Israel Hopes France Will Harden Stance On Iran Nuclear Deal

Israeli officials visited Paris Sunday to encourage France to take a hard line in the emerging bad deal with Iran as the deadline for the nuclear negotiations nears. 

Yuval Steinitz

Yuval Steinitz.

Israeli Intelligence Minister Yuval Steinitz flew to Paris over the weekend with National Security Advisor Yossi Cohen to encourage the P5+1 to toughen their stance in nuclear negotiations with Iran. Thus far, France appears to be the most demanding party to the negotiations. Israel has repeatedly expressed concern that the deal under discussion does not go far enough to prevent Iran from acquiring a nuclear weapon.

Steinitz is “on a mission from Prime Minister [Benjamin Netanyahu] for a short visit to Europe in an attempt to influence the details of the emerging agreement on the Iran nuclear issue,” said his spokesman, Eyal Basson, in a statement. The minister told Israel Radio ahead of his visit, “This is an effort to prevent a deal that is bad and full of loopholes, or at least…to succeed in closing or amending some of these loopholes.”

Despite having the most to lose from a nuclear Iran, Israel is not a part of the ongoing negotiations. In his speech to the US Congress, Netanyahu expressed concerns that, based on leaked details, the agreement currently being drafted leaves too much of Iran’s nuclear infrastructure intact, expires too quickly and fails to address Iran’s role in promoting instability in the Middle East.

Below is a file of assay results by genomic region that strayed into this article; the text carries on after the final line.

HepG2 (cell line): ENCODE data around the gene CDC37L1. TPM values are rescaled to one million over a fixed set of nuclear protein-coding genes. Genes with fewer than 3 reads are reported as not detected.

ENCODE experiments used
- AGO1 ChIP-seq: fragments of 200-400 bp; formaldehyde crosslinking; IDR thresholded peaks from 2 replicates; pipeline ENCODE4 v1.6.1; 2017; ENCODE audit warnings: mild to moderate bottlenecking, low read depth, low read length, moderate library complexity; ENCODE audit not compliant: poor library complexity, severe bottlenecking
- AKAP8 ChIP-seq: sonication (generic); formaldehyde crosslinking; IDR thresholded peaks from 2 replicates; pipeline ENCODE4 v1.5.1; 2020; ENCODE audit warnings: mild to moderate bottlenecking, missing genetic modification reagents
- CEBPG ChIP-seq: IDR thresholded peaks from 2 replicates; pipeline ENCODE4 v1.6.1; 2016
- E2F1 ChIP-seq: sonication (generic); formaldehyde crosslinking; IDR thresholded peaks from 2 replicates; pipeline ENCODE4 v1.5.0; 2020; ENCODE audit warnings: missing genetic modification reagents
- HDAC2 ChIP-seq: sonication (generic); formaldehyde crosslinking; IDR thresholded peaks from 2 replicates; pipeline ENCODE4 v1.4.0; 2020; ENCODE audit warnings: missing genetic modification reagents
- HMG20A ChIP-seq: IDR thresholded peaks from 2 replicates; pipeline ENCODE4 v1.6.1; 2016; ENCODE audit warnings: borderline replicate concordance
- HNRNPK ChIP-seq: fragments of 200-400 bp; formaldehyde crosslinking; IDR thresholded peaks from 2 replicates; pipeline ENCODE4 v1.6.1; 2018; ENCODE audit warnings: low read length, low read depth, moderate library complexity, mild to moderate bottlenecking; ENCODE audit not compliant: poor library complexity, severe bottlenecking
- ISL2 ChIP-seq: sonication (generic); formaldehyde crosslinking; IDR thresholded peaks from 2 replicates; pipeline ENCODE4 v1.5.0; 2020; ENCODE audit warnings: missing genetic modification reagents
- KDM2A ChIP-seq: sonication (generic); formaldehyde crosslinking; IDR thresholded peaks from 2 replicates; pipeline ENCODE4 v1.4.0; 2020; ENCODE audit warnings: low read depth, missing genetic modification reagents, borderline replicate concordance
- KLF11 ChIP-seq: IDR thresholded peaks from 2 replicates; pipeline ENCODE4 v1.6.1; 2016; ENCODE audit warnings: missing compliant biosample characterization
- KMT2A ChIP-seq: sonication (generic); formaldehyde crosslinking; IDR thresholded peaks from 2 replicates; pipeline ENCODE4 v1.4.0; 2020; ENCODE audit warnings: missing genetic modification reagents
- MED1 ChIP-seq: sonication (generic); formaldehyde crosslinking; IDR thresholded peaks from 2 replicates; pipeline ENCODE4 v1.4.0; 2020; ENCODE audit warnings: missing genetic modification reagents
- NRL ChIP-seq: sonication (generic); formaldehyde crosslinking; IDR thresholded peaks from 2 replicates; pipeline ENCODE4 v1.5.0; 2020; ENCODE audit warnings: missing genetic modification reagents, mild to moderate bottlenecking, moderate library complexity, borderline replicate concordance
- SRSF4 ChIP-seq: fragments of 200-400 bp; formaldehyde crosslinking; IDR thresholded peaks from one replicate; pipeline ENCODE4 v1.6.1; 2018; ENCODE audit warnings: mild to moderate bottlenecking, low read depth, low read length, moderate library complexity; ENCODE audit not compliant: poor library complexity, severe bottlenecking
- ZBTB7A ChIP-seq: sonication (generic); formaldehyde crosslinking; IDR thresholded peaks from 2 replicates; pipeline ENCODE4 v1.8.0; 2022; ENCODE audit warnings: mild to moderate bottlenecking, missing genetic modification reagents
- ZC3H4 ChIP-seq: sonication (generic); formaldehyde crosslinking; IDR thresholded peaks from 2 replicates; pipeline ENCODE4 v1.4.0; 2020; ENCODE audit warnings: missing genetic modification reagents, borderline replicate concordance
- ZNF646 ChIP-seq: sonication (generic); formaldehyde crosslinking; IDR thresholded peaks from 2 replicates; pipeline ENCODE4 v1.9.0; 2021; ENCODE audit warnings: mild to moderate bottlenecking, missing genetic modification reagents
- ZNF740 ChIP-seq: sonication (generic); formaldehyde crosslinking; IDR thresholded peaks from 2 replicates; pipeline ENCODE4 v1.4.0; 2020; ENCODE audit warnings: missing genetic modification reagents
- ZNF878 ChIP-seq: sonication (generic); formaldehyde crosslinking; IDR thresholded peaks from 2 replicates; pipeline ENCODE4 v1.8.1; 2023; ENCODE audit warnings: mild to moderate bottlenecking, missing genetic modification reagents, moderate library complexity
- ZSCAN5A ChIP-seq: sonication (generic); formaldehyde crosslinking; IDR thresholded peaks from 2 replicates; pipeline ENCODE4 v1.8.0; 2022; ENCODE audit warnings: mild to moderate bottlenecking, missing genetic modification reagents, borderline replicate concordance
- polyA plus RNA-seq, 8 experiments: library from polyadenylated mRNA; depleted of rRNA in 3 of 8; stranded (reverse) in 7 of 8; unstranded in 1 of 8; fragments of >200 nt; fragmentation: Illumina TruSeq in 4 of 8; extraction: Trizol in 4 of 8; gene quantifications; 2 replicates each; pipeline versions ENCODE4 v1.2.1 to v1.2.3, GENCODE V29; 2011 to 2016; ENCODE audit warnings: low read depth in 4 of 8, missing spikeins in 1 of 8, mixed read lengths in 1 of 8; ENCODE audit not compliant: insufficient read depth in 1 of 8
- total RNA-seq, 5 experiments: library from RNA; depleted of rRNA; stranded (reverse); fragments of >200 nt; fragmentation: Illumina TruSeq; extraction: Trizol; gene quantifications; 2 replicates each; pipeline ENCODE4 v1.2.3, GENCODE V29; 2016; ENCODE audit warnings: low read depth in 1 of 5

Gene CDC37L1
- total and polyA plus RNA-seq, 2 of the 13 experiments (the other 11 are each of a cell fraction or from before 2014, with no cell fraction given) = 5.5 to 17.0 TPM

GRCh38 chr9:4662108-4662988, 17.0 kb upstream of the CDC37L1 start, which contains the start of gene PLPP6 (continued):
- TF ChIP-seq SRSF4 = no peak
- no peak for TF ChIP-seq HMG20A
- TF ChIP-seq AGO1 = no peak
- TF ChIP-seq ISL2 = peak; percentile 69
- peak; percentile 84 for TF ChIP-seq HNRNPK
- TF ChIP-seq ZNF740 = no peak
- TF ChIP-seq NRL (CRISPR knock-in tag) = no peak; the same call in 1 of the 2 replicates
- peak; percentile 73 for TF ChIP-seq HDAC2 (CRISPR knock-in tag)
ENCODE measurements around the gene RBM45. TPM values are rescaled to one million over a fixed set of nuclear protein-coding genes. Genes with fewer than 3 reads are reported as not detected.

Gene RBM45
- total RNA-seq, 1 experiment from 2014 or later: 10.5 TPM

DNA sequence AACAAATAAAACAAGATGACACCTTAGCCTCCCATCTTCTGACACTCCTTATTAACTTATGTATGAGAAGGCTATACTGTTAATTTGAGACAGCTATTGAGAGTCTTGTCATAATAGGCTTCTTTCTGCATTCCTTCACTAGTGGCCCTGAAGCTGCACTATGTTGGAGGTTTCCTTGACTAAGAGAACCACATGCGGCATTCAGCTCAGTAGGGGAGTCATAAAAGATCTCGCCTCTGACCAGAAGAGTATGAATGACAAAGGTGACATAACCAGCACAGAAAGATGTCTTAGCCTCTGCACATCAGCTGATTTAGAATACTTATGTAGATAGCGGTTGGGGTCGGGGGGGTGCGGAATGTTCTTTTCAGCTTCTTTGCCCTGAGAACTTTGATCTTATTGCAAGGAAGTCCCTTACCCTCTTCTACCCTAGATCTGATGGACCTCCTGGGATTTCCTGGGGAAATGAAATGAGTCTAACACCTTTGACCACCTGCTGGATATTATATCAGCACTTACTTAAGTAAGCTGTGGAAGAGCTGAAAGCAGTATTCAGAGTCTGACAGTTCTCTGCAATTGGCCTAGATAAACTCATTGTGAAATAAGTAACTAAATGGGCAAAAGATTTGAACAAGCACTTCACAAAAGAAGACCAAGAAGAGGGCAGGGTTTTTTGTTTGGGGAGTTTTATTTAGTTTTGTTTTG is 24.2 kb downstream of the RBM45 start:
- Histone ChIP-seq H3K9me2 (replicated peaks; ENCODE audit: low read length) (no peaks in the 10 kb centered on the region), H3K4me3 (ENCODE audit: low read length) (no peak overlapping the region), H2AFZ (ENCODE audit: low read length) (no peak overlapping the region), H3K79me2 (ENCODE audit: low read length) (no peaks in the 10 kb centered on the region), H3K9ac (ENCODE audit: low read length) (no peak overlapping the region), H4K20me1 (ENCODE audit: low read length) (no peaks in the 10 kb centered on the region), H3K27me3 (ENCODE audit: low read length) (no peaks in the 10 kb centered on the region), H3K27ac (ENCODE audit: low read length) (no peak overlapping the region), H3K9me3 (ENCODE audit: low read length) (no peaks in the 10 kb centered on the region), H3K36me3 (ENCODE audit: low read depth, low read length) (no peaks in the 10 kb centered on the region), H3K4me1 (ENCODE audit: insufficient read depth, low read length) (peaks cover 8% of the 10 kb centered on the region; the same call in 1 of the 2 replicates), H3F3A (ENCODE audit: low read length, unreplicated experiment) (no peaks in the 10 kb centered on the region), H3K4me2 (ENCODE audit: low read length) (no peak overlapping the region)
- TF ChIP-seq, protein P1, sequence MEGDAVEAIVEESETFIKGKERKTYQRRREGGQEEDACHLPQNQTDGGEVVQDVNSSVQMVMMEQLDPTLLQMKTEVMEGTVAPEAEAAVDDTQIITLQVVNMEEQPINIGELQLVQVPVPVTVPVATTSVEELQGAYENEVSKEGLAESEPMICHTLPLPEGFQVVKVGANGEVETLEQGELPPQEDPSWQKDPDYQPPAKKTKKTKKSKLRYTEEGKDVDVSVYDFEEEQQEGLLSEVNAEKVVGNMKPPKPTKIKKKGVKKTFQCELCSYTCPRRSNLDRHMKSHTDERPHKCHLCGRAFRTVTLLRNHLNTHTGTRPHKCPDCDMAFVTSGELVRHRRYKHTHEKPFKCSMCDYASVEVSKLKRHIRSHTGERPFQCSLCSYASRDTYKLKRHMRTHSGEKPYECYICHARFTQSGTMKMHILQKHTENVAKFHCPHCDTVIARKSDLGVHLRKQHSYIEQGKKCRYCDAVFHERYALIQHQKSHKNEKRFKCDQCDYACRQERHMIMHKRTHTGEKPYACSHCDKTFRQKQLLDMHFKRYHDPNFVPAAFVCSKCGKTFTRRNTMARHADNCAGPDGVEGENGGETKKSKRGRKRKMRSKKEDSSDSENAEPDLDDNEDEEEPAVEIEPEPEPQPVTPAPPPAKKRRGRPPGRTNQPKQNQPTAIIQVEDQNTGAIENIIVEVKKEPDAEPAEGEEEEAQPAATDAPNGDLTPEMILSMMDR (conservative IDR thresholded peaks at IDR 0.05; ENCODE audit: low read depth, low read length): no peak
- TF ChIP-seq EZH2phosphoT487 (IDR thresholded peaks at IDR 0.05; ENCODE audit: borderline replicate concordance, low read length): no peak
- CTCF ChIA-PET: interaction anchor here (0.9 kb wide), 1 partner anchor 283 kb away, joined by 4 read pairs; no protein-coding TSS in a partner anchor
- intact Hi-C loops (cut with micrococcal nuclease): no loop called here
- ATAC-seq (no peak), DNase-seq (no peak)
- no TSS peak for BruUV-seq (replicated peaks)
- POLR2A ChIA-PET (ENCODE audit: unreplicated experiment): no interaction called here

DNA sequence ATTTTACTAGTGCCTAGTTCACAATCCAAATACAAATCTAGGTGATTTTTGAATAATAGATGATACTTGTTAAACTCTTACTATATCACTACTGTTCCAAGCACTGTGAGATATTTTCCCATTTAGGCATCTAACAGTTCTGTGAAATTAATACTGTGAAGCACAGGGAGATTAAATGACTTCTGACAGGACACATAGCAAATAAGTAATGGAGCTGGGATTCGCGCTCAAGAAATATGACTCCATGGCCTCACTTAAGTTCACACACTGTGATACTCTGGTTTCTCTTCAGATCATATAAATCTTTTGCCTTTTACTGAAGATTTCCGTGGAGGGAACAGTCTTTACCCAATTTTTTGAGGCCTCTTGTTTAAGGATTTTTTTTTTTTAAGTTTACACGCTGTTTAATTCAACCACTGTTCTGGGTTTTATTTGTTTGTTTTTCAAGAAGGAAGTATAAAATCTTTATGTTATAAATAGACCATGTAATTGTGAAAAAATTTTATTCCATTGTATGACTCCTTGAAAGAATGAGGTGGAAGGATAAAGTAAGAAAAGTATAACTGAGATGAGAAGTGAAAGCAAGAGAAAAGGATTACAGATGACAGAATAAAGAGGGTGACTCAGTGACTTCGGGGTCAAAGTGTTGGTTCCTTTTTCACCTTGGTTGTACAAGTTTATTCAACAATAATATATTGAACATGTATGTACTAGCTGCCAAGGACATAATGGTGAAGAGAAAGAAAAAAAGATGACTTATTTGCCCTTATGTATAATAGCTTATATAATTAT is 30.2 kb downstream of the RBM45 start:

Natanz nuclear facility

Natanz nuclear facility guarded by anti-aircraft guns. (Wikimedia)

France is similarly concerned that the agreement is too soft on Iran. Foreign Minister Laurent Fabius even phoned his country’s negotiating team last week to instruct them not to make any more concessions. “France wants an agreement, but a robust one that really guarantees that Iran can have access to civilian nuclear power, but not the atomic bomb,” he told Europe 1 radio.

French diplomats have criticized the US for holding to the March 31 deadline to reach a deal. “Making the end of March an absolute deadline is counterproductive and dangerous,” French Ambassador to the US Gerard Araud said via Twitter. France is particularly worried that the agreement lifts sanctions, especially UN sanctions, too quickly and that it does not go far enough to ensure Iran’s compliance with restrictions on nuclear research. Officials involved in the negotiations state that France is seeking a 25-year agreement, while a 15-year deal is more likely.

Both the US and the EU have reduced their information sharing with Israel on the nuclear negotiations after Israel publicly expressed alarm at the extent of the concessions being made to Iran.